The first avenue to explore is the forensic nature of justification recognized by Wright.  He is correct in assessing justification as a law-court metaphor,[5] and evangelicals concur.  The Greek word dikaioß and its cognates do have a forensic meaning, but Wright has a peculiar idea of how it plays out.  The dilemma comes with his understanding and application of that imagery.    He suggests that the court in mind is a Hebrew civil court, where a defendant and a plaintiff stand before a judge.  The participants in this scene are God as the Judge, the people of God as the defendants, and idolaters as the plaintiffs.  His conclusion is that God the Judge rules in favor of His people against their enemies.  Wright equates justification with vindication.[6]

Paul’s teaching on justification is much more substantive, and in reality describes a different scenario than that drawn by Wright.  In Romans Paul speaks to the guilt of everyone, Jews and Gentiles alike, in 1:18-3:20.  In other words, each one stands before the Judge guilty of breaking the law.  “What shall we conclude then? Are we any better? Not at all! We have already made the charge that Jews and Gentiles alike are all under sin” (Rom. 3:9).  This is not civil court language but rather criminal court language.  Each defendant stands alone before the Judge, and has been declared guilty of the crimes presented against him.  Then Paul presents the sentence; not the expected sentence of death for the defendant, but the sentence of acquittal for the guilty because the real sentence has been placed on a substitute.  “There is no difference, for all have sinned and fall short of the glory of God, and are justified freely by his grace through the redemption that came by Christ Jesus.  God presented him as a sacrifice of atonement, through faith in his blood. He did this to demonstrate his justice, because in his forbearance he had left the sins committed beforehand unpunished—he did it to demonstrate his justice at the present time, so as to be just and the one who justifies those who have faith in Jesus.” (Rom. 3:22b-26)  Perhaps one of the best definitions to incorporate every one of these ideas comes from the pen of the British Wesleyan Dr. Jabez Bunting:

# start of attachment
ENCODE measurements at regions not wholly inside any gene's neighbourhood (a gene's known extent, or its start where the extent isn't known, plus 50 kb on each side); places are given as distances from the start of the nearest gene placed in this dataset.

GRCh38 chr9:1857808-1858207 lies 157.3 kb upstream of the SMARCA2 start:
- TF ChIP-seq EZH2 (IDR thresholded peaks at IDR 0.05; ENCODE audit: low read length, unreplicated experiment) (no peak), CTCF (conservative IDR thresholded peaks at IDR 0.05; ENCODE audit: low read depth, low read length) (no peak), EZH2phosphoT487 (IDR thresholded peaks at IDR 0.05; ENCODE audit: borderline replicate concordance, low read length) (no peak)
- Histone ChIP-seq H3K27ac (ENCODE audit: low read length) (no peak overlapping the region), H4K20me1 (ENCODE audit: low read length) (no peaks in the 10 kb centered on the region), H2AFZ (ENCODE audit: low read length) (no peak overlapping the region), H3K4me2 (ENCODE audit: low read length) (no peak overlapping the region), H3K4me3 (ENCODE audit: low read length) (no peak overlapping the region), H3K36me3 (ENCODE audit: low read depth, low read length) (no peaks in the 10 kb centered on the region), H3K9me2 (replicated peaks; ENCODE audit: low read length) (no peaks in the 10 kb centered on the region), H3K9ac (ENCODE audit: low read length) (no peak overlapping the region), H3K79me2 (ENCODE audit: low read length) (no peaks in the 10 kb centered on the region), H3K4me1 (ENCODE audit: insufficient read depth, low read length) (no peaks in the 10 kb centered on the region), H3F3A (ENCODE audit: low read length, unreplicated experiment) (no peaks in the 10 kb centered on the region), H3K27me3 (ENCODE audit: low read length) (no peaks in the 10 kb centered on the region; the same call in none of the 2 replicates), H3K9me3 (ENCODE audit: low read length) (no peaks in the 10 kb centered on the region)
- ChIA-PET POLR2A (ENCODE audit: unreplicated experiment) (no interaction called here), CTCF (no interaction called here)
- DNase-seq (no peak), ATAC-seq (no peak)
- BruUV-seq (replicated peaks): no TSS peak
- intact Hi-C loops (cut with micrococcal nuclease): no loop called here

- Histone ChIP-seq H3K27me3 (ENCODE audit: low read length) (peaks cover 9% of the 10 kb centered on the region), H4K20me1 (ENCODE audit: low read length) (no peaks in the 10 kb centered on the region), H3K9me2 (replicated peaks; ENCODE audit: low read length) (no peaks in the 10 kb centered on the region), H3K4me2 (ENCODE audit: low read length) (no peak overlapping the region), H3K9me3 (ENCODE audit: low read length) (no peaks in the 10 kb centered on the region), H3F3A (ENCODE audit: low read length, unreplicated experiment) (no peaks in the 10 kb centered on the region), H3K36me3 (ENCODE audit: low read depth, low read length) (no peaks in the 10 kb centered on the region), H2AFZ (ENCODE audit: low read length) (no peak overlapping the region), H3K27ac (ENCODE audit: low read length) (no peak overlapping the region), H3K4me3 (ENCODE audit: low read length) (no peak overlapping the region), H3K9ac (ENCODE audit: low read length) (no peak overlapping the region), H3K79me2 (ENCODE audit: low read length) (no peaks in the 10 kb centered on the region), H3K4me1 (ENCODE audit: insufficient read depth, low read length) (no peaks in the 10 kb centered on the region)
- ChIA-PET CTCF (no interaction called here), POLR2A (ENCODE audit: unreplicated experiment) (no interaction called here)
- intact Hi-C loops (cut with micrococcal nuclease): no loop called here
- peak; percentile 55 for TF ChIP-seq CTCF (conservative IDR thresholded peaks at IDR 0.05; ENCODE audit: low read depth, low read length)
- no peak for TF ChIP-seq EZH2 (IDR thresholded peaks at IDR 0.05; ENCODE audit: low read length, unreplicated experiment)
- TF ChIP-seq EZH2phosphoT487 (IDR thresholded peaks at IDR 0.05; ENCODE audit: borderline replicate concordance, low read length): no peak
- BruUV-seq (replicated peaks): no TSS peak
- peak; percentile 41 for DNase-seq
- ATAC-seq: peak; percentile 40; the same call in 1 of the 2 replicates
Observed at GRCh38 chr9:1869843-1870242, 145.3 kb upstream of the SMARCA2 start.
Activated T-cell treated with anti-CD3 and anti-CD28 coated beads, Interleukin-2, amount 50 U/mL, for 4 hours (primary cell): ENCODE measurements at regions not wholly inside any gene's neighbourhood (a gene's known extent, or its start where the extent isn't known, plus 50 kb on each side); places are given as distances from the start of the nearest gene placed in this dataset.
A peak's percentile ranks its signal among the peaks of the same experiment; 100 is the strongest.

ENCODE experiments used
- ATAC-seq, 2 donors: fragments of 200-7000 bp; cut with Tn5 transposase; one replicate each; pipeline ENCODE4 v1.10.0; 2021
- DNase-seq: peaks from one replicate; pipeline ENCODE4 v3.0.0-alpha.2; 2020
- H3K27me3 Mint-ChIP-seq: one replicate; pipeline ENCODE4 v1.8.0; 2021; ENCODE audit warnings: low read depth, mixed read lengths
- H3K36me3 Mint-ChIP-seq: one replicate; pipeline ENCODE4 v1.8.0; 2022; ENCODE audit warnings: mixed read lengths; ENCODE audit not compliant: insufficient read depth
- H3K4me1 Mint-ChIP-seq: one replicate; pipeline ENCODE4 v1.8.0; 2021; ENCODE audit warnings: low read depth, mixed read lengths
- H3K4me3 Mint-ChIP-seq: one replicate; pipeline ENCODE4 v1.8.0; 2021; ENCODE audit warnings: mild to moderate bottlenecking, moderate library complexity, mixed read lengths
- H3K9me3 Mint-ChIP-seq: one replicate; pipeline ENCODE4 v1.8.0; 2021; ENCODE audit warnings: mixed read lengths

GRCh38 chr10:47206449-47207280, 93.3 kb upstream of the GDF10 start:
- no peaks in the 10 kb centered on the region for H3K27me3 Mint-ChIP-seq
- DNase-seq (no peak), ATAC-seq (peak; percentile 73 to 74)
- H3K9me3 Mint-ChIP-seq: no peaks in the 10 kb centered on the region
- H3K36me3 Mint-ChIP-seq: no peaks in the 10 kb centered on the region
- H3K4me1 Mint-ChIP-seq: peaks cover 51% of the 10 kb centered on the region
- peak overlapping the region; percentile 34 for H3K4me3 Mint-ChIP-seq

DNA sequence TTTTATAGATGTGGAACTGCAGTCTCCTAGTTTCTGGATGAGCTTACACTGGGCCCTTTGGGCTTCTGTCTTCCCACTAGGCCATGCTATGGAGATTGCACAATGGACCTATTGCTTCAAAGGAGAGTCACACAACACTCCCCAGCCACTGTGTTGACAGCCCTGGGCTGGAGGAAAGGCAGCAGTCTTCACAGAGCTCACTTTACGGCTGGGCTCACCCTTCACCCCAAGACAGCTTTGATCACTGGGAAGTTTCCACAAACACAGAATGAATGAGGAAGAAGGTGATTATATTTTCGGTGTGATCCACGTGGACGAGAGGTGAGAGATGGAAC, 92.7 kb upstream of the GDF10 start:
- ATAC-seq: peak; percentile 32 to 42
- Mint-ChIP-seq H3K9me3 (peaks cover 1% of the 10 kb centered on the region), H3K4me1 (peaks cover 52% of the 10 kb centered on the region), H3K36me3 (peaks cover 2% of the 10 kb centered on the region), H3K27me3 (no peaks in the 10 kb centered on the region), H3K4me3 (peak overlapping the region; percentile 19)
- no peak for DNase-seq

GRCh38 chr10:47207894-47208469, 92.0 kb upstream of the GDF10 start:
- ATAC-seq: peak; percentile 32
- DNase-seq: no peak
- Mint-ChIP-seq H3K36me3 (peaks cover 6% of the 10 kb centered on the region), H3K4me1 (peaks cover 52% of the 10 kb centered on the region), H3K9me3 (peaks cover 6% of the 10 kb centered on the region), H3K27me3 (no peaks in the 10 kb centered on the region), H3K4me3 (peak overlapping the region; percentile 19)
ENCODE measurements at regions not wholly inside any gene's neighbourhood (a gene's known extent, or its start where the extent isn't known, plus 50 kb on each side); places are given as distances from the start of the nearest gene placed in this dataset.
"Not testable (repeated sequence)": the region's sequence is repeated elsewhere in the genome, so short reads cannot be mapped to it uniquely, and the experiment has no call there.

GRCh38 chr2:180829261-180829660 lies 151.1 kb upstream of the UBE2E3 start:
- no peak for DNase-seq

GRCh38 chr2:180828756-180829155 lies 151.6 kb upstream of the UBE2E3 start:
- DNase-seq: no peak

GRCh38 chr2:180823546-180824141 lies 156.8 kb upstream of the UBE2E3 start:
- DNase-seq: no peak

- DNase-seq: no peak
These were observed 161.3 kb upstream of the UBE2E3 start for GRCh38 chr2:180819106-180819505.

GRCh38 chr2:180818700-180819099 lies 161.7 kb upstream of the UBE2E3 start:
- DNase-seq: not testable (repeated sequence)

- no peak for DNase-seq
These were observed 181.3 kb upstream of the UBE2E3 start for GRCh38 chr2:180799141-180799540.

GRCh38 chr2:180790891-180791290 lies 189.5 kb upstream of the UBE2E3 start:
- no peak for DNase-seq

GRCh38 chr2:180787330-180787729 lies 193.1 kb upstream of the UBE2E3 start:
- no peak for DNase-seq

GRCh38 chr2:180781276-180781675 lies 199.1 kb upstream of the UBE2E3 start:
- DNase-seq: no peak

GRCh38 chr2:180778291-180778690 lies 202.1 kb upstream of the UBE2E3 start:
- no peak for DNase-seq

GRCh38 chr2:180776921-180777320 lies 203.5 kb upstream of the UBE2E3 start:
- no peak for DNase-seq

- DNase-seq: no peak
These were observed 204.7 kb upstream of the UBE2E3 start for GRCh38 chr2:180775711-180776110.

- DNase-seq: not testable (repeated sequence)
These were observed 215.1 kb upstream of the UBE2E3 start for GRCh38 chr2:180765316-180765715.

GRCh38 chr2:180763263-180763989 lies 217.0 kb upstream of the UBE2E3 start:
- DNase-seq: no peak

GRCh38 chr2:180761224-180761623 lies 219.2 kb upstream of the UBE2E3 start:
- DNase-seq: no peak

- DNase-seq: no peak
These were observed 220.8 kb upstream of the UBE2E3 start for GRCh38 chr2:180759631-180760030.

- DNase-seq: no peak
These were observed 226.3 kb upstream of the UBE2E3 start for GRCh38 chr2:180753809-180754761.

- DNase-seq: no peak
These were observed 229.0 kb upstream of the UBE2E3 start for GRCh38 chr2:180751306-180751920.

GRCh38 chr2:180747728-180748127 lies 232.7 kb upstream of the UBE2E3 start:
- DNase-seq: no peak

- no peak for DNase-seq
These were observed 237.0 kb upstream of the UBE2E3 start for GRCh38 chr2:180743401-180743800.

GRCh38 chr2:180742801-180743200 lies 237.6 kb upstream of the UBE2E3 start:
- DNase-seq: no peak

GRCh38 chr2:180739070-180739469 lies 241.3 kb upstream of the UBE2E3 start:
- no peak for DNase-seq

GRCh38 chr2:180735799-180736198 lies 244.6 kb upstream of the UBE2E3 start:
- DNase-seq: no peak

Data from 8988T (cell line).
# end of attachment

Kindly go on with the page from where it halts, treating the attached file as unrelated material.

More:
“To justify a sinner is to account and consider him relatively righteous; and to deal with him as such, notwithstanding his past unrighteousness, by clearing, absolving, discharging, and releasing him from various penal evils, and especially from the wrath of God, and the liability to eternal death, which by that past unrighteousness he had deserved; and by accepting him as if just, and admitting him to the state, the privileges, and the rewards of righteousness.”[7]


The Relationship of Salvation to Justification

The view of the gospel of salvation as held by Wright is suspect, and affects his view of justification.  He deliberates extensively in his writings concerning what the gospel is and is not.  It is not, says Wright, a system of how salvation occurs, or how people “get in” to the family of God.  Rather, he argues that it is more about God’s declaration that someone is a person of God.[8]  But the basis for that justifiable declaration is the proclamation that Jesus is Lord.  For Wright, justification occurs when a person of God believes that Jesus is Lord through His resurrection (Rom. 10:9-10).  He further proposes that God does not declare a man to be righteous, but to be in the right.  His interpretation is that God simply finds in the favor of the one indicted, and providentially declares that one is in His family.  He prefers to think of justification as an ecclesiological doctrine rather than a soteriological one.

This view flies in the face of the Apostle Paul and his treatise of the subject in Romans.  While proclaiming “Jesus is Lord” on the basis of His being raised from the dead is very important, it is not enough to fulfill the demands of a righteous God.  According to Paul, it is the blood of Christ that is the ground of justification (Rom. 3:24; 5:9).  This implies that the cross of Christ, upon which His blood was shed for man’s redemption (Rom. 3:24), is as important of a factor as the resurrection is.  In fact, “that God raised him from the dead” must be understood from all of Paul’s instruction, and means that the resurrection validated Christ’s work accomplished on the cross for mankind.